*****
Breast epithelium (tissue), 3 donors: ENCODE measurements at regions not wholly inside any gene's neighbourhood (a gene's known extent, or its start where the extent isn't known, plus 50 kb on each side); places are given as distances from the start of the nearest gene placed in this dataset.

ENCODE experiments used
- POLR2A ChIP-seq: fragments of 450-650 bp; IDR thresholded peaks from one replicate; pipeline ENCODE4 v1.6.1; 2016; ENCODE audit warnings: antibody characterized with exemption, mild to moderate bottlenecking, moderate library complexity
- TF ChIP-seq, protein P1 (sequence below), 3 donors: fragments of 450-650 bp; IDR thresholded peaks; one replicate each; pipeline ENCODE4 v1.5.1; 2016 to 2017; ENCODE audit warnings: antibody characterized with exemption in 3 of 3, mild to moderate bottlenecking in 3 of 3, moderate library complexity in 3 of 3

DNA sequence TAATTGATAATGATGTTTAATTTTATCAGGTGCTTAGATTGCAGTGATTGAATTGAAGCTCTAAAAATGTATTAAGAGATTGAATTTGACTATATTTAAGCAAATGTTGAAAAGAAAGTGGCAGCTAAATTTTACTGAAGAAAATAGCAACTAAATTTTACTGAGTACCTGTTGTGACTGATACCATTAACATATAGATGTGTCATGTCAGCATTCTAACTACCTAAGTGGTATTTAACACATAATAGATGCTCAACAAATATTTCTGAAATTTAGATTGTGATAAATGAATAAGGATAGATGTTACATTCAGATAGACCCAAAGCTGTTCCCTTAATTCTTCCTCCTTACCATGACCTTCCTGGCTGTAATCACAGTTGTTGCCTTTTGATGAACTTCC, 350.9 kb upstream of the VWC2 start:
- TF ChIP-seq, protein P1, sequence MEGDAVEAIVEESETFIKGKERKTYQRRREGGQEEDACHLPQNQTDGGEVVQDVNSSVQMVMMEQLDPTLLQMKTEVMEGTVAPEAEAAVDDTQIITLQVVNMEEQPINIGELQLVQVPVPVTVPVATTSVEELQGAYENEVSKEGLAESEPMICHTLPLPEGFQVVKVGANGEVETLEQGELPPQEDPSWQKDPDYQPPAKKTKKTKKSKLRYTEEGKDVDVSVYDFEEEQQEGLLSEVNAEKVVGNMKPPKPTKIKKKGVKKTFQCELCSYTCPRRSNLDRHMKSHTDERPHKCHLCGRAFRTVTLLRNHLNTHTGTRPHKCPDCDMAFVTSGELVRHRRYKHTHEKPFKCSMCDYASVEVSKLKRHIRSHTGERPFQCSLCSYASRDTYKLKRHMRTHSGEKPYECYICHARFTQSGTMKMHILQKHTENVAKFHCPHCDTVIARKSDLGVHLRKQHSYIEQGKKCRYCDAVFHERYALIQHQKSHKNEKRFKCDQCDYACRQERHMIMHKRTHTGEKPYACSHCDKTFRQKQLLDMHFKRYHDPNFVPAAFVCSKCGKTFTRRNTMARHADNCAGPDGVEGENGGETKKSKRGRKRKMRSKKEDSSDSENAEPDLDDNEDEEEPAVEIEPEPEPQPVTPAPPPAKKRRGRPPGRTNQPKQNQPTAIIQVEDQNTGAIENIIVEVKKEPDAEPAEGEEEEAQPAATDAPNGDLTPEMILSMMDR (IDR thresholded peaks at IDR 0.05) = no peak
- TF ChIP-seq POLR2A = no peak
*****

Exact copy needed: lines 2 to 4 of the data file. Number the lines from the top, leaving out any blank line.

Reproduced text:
ENCODE experiments used
- POLR2A ChIP-seq: fragments of 450-650 bp; IDR thresholded peaks from one replicate; pipeline ENCODE4 v1.6.1; 2016; ENCODE audit warnings: antibody characterized with exemption, mild to moderate bottlenecking, moderate library complexity
- TF ChIP-seq, protein P1 (sequence below), 3 donors: fragments of 450-650 bp; IDR thresholded peaks; one replicate each; pipeline ENCODE4 v1.5.1; 2016 to 2017; ENCODE audit warnings: antibody characterized with exemption in 3 of 3, mild to moderate bottlenecking in 3 of 3, moderate library complexity in 3 of 3